Russia has launched the world’s first floating nuclear power station, which will sail 5,000km (3,000 miles) from the Arctic port of Murmansk to Chukotka in the far east.
The nuclear agency Rosenergoatom says the Akademik Lomonosov’s mobility will boost the power supply to remote areas.
One of its targets is to power the Chaun-Bilibin mining complex in Chukotka, which includes gold mines.
Greenpeace sees the project as high-risk, in a harsh weather environment.
Critics including Greenpeace point to previous Russian and Soviet nuclear accidents and warn that the Akademik Lomonosov’s mission increases the risk of polluting the Arctic – a remote, sparsely-populated region with no big clean-up facilities.
The launch comes just two weeks after a nuclear-powered engine blew up on a Russian naval test range in the Arctic, killing five nuclear engineers and releasing radiation, though the 1986 Chernobyl disaster was far worse.
The floating power station’s highly radioactive spent fuel will be stored on board. Others of similar design will follow to serve remote areas.
The Akademik Lomonosov is also destined to supply electricity to offshore oil rigs in Russia’s Arctic. Another idea is to hook it up to a desalination plant, to produce fresh water, and in future island states could benefit from such power stations.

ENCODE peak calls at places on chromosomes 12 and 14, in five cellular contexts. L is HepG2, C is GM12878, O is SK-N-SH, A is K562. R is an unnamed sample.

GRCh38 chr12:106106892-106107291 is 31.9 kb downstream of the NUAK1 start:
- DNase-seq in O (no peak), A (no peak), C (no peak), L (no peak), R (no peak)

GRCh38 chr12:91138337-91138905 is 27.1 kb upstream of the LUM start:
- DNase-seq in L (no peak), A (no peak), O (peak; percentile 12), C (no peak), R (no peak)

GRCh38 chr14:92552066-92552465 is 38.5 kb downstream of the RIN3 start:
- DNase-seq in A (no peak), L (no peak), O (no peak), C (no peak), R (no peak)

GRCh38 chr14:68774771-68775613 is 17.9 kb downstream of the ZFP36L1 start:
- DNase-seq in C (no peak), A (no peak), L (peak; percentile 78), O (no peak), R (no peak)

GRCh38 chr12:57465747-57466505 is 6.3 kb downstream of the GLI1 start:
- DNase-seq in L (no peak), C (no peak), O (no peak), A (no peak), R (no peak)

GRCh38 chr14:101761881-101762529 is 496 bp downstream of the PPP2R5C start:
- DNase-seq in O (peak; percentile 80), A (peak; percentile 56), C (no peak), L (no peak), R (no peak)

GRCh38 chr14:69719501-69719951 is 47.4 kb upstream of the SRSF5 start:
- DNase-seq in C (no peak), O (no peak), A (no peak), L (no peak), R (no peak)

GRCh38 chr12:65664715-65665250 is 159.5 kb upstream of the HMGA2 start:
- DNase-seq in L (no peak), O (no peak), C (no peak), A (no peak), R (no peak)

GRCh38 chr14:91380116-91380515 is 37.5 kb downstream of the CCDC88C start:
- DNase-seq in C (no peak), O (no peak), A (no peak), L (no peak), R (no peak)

The Arctic sea route connecting European Russia with far eastern ports is becoming navigable for longer periods because global warming is reducing pack ice.
Three tugs will tow the facility to Pevek, where it is expected to dock in late September. In good weather conditions it will sail at 4-5 knots (7-9km/h).
The Lomonosov was built in St Petersburg and has two nuclear reactors of the type used in Russian icebreakers. They are KLT-40S reactors with a combined capacity of 80 megawatts, and are reported to be tsunami-proof.
Russia’s Vesti news programme says the facility will have enough power to illuminate and heat a town of about 100,000 inhabitants. The crew on board is expected to be about 70-strong.
It is 140m (459ft) long, 30m (98ft) wide and is expected to operate for 40 years.